A man walks up to a woman at a party and says, “I’m great in bed.” That’s marketing.
The man’s friend walks up to the woman at the party and says, “He’s great in bed.” That’s public relations.
While the above scenario demonstrates the difference between marketing and PR in a nutshell, there’s a little more to it than that. According to the American Marketing Association, “Marketing is the process of planning and executing the conception, pricing, promotion, and distribution of ideas, goods, and services to create exchanges that satisfy individual and organizational goals.” In English, that basically means that everything a business does to become a success – from choosing products, to pricing, to market research, to advertising – is marketing.
When I think recent successful marketing campaigns, I think heavily bearded cavemen in Member’s Only Jackets. In Geico’s commercial series, the Cavemen advertise insurance while simultaneously protesting Caveman discrimination in advertising. (How meta!) Of course, advertising is only one form of marketing, but the put-upon Cavemen are examples of a campaign that was thought up by the company and directly tailored for the consumer. Tacitly, the consumer understands that they are consuming a message sent directly from Geico. And that Geico is sending this message in order to win new customers and make the company more successful.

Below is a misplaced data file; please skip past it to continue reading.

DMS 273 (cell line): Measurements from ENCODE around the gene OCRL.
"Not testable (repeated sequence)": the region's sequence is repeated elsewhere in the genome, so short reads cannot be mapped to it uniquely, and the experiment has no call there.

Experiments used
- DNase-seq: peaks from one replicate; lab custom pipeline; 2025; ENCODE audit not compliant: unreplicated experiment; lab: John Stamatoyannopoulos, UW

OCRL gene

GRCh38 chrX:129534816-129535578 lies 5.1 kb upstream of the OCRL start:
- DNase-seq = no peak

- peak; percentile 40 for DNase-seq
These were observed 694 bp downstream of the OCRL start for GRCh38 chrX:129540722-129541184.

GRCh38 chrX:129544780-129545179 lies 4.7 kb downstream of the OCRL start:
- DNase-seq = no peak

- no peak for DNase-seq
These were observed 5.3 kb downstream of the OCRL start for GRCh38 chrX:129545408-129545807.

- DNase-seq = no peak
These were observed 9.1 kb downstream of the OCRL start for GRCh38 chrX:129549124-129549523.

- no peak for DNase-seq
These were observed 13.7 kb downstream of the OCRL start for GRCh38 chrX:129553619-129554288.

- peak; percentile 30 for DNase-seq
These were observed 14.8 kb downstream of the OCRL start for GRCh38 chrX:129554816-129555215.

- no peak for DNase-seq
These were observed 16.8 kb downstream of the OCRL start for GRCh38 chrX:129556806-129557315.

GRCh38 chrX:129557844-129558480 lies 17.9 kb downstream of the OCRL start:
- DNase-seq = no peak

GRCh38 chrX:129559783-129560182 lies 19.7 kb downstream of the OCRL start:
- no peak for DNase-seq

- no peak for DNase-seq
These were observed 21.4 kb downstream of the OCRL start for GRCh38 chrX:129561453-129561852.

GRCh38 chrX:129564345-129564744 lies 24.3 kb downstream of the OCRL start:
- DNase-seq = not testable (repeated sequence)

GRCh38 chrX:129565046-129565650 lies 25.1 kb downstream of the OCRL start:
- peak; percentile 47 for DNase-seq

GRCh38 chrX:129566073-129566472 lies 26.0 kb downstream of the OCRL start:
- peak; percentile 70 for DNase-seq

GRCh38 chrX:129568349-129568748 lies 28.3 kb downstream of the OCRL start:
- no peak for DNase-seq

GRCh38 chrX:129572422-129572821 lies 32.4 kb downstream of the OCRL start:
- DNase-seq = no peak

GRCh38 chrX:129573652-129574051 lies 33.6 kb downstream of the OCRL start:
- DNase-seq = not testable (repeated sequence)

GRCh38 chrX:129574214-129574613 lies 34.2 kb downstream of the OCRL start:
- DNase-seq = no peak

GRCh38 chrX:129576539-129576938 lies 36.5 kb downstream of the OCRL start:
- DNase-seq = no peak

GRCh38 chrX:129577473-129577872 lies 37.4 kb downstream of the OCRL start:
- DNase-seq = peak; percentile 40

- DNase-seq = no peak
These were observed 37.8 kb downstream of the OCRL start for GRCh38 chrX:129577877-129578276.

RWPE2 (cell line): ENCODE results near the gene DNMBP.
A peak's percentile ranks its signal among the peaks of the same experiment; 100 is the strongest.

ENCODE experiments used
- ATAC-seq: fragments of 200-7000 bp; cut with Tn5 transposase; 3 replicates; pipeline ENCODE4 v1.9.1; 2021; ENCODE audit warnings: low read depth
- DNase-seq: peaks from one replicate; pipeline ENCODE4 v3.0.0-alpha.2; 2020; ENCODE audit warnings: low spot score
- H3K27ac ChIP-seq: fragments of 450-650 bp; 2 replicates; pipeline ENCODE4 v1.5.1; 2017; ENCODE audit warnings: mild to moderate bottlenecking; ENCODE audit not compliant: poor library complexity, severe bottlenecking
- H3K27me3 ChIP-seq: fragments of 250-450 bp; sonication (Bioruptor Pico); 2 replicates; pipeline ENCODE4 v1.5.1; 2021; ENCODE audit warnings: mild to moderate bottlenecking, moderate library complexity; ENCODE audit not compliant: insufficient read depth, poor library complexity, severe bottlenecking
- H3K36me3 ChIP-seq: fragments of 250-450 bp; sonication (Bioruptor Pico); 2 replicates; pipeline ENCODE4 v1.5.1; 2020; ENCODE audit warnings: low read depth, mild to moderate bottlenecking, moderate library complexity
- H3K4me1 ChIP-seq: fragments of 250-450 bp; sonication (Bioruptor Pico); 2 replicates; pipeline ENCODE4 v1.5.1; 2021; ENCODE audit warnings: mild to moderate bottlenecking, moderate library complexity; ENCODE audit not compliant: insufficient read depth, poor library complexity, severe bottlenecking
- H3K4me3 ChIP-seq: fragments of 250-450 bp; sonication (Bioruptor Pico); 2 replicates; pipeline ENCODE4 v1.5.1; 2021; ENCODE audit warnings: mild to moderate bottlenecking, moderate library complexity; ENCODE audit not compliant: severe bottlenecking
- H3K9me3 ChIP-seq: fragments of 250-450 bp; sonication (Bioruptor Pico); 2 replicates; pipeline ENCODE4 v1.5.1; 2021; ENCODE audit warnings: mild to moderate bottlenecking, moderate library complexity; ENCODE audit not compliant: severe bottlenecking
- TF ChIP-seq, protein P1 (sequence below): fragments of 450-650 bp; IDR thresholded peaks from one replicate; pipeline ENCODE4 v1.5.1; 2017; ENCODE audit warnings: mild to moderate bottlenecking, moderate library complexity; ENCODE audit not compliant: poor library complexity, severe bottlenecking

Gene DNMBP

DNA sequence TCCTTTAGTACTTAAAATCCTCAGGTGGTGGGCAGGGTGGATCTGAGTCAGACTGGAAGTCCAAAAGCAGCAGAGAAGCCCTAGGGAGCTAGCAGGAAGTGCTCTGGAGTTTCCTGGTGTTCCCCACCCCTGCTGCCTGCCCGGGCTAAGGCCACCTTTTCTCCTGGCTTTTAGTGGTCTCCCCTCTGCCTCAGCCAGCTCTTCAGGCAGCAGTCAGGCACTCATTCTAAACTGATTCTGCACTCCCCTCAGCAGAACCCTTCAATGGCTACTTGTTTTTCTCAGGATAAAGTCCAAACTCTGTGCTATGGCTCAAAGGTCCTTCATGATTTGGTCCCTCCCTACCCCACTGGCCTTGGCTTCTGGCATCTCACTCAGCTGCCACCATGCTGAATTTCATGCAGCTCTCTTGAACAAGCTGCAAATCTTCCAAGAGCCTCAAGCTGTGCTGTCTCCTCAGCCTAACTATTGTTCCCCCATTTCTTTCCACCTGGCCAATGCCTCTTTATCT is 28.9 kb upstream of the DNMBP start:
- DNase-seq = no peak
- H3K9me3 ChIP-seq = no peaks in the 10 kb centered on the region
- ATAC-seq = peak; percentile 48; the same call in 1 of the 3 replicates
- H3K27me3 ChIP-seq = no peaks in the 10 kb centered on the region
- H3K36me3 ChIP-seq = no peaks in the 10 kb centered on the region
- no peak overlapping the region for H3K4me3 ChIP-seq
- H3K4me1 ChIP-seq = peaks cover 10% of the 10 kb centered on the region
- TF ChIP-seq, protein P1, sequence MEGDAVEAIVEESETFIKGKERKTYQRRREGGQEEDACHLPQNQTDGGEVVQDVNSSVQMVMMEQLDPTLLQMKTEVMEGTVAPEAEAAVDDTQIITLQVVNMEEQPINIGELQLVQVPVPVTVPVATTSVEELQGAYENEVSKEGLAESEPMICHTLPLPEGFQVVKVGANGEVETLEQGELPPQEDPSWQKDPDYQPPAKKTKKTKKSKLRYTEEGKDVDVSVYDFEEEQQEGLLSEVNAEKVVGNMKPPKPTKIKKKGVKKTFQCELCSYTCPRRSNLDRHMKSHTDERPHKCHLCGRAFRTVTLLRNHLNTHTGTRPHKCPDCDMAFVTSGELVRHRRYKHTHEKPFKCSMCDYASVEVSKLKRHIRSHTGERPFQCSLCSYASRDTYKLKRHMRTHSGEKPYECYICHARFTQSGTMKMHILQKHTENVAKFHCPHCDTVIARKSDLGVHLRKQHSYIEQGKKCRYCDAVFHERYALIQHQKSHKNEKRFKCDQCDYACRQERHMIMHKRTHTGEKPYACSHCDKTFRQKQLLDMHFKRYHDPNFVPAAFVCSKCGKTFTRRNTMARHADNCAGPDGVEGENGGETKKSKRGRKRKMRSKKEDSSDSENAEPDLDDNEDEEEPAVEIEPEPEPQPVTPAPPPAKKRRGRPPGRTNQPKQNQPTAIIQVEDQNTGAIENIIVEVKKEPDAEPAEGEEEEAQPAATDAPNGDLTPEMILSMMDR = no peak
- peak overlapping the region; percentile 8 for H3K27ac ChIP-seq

So Where Does Public Relations Come In?
Public relations is a little more complicated. While it’s easy to sidle up and tell your prospective party hookup how awesome you are in the sack, it takes a little effort to have disinterested parties tout the same message. Often, those disinterested parties are newspapers, magazines, television networks, and the general public. When Exxon Mobile takes out a full page ad in the New York Times to tout how “green” they are, they’re marketing. If in the extremely unlikely event that Al Gore, a disinterested party in the success of Exxon Mobil, publicly stated that Exxon Mobile is a squeaky clean and environmentally green company, the move would be considered an excellent public relations coup.
Plus, if it helps, public relations actually falls under the umbrella of marketing. This is because promoting a company’s reputation is one way to ensure a company’s success. Or, if this were an SAT question, the correct answer would read something like this: All public relations is marketing, but not all marketing is public relations.
And that’s the difference between marketing and public relations. Any questions?
This article is written by Mickie Kennedy, founder of eReleases (http://www.ereleases.com), the online leader in affordable press release distribution. Download a free copy of the PR Checklist – a 24 point list of Press Release Dos and Don’ts here: http://www.ereleases.com/prchecklist.html